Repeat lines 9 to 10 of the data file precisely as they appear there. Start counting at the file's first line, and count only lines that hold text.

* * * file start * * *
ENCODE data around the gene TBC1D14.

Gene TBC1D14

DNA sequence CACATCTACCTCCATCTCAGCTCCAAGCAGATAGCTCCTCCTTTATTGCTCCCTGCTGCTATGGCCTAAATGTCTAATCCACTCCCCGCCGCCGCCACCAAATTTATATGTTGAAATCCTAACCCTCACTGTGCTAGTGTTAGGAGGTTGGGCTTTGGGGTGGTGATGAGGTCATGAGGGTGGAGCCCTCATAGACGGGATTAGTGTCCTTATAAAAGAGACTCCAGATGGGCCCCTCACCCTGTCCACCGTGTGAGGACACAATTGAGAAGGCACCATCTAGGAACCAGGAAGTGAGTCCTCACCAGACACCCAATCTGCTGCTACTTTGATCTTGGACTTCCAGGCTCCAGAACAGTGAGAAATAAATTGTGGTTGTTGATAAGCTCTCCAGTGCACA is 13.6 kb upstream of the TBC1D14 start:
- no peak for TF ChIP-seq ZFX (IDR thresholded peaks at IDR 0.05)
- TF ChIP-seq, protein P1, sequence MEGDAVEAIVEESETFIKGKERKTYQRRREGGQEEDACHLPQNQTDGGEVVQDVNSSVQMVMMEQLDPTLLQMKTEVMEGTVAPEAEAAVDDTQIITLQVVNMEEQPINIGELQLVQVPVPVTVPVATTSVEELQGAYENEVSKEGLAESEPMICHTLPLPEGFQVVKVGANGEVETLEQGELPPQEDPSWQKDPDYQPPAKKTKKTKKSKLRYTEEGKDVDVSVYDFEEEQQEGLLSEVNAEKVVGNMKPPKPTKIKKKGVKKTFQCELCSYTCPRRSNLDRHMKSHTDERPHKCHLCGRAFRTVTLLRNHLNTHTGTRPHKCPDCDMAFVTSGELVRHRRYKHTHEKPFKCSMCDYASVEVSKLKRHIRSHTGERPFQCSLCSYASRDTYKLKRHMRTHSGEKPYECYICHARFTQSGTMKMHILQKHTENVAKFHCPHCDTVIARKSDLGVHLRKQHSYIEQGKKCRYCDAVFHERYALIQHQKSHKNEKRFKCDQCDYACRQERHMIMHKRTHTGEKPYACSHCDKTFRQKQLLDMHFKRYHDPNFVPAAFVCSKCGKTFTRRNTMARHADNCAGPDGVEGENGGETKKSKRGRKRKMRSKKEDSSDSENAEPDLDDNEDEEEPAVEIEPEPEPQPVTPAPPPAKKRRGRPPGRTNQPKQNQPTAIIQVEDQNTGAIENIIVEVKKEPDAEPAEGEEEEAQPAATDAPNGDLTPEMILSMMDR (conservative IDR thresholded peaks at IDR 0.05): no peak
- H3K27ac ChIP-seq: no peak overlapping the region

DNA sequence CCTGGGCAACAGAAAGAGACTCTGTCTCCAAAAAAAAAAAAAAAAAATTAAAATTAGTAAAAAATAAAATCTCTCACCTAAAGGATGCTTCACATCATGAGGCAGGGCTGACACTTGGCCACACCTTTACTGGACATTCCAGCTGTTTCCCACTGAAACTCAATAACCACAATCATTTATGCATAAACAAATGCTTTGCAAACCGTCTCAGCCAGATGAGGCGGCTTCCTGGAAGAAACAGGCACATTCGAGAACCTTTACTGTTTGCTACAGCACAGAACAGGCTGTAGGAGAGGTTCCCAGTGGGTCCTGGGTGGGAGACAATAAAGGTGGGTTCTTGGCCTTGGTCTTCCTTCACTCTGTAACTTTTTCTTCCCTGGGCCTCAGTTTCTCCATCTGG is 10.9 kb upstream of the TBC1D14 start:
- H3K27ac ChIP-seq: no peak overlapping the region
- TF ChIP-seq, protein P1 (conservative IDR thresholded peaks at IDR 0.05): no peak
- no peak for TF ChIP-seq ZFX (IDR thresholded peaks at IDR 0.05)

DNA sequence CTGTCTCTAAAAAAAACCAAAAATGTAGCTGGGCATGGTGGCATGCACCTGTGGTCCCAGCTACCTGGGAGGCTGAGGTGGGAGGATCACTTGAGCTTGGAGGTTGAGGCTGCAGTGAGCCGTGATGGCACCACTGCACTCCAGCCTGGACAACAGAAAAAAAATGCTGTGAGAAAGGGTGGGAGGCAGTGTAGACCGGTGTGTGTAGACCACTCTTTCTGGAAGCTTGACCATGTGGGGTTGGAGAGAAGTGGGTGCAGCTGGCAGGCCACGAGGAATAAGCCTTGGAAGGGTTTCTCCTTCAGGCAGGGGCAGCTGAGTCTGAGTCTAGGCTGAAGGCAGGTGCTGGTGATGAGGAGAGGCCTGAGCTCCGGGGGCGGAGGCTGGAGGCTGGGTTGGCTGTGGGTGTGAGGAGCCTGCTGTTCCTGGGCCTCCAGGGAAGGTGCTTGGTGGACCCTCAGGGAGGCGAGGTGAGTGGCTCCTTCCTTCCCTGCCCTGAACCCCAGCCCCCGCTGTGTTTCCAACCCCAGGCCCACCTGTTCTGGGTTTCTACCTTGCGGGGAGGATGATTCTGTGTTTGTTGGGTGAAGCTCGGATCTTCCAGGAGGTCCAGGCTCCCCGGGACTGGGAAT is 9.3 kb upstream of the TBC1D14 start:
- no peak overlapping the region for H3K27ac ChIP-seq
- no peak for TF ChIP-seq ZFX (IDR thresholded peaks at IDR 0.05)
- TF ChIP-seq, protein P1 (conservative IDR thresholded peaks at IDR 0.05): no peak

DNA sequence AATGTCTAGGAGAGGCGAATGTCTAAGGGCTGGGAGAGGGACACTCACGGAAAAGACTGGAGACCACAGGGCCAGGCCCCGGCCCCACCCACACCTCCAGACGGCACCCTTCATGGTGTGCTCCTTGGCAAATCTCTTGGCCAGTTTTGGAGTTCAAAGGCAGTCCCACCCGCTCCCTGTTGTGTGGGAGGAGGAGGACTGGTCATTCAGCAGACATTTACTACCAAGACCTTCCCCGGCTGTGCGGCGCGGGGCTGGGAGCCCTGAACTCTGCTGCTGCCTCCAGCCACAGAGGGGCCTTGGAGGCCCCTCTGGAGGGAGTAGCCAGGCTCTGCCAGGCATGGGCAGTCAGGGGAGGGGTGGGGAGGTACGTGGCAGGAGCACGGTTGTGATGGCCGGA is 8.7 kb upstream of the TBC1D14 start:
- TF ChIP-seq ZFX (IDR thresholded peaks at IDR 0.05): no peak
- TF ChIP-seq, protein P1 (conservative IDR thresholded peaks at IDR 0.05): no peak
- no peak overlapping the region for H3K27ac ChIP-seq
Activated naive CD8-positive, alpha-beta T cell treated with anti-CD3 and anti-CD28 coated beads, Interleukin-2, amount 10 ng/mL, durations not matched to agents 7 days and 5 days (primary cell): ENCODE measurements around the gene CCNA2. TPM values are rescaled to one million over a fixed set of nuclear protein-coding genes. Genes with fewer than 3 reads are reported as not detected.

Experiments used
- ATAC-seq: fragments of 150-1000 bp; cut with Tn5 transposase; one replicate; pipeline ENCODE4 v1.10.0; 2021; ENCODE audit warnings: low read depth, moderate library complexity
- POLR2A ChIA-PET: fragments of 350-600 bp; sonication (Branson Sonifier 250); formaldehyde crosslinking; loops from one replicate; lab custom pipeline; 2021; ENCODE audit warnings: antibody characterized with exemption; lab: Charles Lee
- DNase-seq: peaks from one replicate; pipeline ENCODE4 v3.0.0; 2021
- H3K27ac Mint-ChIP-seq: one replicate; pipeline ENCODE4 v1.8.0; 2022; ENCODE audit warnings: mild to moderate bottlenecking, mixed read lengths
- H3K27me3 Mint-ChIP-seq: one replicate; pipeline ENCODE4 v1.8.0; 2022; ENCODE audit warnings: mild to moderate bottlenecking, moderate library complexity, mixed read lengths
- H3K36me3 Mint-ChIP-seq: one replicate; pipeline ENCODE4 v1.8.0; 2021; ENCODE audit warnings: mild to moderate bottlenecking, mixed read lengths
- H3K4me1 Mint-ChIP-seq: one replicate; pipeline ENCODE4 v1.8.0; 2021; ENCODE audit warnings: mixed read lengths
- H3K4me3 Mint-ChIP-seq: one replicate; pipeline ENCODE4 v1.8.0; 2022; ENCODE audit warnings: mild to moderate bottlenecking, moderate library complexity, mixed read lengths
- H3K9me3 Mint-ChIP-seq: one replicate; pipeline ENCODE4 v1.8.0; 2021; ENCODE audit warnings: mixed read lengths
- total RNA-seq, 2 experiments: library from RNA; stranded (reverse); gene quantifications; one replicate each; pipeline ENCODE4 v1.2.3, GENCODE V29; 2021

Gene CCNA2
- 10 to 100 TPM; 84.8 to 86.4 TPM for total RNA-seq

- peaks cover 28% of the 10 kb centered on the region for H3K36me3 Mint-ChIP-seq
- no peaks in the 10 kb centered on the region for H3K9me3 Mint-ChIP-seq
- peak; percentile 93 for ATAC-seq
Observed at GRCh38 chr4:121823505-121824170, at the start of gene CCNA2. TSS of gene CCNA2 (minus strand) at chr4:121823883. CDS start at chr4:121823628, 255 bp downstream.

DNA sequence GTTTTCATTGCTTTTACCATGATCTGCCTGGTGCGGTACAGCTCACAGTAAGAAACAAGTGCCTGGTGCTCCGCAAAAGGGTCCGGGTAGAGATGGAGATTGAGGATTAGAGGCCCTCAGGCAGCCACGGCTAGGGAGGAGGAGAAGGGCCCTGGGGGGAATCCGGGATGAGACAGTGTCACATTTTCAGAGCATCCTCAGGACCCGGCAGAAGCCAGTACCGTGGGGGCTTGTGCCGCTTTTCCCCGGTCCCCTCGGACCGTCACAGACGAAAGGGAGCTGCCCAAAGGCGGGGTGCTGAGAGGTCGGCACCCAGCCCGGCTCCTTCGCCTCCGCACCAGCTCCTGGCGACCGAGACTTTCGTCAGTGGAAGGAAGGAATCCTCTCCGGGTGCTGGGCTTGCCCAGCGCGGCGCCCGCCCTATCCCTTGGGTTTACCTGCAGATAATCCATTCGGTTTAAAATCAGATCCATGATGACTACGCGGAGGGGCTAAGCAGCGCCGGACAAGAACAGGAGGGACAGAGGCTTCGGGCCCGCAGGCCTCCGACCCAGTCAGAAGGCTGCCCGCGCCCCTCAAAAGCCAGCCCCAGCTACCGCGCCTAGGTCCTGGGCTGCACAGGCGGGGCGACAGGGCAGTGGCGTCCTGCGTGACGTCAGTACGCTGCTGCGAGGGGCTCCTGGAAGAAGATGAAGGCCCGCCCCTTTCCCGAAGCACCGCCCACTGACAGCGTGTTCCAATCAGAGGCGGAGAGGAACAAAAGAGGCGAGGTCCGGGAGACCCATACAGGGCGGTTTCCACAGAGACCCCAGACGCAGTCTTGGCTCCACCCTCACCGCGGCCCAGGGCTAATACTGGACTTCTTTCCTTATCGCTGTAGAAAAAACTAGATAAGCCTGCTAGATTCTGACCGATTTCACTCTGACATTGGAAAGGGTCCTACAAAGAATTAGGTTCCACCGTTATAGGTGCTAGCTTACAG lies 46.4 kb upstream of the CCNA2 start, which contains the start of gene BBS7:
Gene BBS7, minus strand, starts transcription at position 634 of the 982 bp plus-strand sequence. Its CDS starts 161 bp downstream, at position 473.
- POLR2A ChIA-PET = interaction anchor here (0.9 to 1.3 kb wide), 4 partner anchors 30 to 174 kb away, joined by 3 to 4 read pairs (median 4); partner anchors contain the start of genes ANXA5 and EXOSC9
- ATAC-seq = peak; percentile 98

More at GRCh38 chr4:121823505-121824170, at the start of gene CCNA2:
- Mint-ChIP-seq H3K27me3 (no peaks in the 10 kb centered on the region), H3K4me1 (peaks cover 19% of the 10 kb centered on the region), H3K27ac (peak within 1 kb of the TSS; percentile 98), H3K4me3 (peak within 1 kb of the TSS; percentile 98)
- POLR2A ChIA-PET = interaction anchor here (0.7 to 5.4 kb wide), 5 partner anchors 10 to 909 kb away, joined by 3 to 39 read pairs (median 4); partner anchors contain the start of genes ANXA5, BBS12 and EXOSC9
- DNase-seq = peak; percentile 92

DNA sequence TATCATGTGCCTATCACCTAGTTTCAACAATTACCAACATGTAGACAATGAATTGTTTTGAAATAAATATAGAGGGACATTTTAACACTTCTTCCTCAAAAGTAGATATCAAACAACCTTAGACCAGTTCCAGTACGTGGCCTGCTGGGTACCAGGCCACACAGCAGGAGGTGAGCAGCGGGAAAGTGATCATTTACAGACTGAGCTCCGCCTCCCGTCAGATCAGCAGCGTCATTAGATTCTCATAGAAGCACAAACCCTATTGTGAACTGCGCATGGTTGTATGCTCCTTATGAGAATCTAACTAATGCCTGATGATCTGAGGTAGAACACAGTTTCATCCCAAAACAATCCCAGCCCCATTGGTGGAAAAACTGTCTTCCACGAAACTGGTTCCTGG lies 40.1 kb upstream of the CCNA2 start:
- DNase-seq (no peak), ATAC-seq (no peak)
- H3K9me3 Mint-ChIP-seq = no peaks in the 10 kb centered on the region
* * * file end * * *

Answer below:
- TF ChIP-seq, protein P1 (conservative IDR thresholded peaks at IDR 0.05): no peak
- no peak for TF ChIP-seq ZFX (IDR thresholded peaks at IDR 0.05)